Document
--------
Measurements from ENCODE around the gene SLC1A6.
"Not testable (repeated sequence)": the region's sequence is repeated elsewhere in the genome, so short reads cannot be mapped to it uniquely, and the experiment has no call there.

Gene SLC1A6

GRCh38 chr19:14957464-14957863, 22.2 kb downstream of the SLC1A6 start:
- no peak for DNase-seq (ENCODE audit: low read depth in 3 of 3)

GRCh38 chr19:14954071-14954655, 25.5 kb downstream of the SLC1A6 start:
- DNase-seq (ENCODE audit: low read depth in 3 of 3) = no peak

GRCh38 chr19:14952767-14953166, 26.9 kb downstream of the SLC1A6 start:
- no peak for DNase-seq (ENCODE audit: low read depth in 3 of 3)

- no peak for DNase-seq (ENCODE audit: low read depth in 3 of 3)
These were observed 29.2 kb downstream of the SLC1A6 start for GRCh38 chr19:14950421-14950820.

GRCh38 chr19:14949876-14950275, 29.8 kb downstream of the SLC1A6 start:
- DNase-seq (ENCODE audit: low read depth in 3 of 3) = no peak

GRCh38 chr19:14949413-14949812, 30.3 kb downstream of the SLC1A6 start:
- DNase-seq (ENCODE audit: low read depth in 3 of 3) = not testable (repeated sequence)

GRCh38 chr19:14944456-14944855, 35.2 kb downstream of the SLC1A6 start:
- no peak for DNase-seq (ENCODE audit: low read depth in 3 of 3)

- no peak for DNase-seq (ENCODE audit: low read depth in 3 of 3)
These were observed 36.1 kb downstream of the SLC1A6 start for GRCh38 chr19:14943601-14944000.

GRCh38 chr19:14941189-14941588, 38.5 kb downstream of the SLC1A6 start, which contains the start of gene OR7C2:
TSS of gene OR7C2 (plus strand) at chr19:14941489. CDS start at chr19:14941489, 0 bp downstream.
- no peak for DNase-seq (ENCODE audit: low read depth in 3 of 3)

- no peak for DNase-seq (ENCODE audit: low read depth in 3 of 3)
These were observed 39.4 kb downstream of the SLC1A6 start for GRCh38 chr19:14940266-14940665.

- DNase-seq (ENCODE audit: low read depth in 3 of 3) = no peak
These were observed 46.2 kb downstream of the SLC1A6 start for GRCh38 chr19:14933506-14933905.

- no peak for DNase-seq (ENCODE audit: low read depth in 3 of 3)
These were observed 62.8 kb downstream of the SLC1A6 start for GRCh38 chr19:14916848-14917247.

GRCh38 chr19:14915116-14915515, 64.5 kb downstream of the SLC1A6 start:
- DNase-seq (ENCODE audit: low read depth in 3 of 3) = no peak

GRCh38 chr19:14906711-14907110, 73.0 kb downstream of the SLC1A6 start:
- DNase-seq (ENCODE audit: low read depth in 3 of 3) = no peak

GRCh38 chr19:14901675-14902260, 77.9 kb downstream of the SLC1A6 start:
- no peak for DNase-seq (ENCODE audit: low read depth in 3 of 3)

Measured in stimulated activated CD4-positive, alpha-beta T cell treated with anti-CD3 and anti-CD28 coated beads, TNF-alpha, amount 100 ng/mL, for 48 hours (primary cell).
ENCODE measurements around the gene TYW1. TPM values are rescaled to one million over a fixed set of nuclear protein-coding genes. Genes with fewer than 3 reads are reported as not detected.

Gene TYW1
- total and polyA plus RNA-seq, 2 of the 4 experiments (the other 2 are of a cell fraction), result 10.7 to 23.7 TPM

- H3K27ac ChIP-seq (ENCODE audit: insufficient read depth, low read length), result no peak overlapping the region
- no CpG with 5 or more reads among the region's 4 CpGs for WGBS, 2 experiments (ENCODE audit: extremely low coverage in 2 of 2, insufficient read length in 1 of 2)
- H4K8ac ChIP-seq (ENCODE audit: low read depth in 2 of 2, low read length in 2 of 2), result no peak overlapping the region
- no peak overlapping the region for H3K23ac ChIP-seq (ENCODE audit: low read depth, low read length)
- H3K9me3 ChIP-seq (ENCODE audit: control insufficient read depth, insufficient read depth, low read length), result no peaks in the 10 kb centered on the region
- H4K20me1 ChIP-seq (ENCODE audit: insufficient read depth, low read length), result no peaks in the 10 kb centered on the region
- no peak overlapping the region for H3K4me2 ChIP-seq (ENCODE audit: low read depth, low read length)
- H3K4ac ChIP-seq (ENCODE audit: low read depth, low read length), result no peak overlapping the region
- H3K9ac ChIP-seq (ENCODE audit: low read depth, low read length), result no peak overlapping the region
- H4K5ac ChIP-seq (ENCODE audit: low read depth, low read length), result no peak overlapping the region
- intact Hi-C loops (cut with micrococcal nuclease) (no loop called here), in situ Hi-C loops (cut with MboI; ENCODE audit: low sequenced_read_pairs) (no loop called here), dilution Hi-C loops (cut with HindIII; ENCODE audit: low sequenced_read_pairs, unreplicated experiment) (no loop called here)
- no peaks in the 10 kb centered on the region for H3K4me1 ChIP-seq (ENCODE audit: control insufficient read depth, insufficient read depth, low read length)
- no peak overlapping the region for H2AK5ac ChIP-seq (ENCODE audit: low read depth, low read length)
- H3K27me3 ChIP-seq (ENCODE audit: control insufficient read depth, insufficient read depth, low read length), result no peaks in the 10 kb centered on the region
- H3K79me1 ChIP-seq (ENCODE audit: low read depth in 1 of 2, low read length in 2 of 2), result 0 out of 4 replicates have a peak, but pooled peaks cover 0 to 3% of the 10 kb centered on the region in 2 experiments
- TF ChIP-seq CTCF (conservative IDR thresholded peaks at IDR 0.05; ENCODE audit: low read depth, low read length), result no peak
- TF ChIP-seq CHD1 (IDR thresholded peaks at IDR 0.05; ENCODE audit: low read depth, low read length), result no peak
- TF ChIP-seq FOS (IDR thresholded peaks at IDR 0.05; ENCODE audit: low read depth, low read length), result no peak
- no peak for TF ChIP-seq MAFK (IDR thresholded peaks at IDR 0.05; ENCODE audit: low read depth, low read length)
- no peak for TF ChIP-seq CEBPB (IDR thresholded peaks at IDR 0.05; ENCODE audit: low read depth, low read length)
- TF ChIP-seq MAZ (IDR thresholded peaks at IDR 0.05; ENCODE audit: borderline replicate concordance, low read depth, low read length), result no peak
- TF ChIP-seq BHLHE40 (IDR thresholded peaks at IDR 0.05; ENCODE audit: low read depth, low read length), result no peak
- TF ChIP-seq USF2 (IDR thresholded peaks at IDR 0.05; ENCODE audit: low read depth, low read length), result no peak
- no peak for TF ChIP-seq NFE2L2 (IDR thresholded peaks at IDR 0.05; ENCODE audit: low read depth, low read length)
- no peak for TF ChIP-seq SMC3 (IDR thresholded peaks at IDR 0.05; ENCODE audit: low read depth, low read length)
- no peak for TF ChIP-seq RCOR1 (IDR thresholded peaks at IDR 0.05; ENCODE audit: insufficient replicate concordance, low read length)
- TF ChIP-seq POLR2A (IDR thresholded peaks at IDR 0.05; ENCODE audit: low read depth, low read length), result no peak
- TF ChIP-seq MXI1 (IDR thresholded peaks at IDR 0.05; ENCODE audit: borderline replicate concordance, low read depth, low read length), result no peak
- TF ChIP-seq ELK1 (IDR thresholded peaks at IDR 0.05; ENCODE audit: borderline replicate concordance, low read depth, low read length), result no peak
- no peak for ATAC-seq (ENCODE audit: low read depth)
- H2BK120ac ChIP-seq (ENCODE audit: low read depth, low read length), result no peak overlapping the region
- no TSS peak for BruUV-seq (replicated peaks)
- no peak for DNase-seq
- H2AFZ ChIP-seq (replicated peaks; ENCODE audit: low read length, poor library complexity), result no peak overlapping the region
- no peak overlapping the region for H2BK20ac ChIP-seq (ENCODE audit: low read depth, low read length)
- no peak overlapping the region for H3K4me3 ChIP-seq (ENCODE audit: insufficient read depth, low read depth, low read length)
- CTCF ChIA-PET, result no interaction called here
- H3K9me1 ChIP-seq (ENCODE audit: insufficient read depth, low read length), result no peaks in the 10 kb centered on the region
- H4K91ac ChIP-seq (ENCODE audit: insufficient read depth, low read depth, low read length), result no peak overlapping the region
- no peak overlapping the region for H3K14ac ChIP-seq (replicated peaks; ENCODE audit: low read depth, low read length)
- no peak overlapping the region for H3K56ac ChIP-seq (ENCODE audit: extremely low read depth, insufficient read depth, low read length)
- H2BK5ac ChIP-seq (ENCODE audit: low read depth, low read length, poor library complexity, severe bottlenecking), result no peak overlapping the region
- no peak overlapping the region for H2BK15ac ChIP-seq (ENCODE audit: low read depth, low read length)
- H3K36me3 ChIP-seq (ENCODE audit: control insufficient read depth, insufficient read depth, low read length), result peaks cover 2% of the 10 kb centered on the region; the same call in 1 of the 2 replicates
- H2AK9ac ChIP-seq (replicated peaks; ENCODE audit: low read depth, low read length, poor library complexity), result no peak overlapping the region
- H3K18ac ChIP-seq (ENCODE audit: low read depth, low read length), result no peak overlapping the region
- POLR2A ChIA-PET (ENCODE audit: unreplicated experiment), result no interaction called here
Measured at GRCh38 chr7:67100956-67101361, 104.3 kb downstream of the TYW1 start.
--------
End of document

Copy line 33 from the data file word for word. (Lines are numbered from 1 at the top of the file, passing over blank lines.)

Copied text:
GRCh38 chr19:14901675-14902260, 77.9 kb downstream of the SLC1A6 start: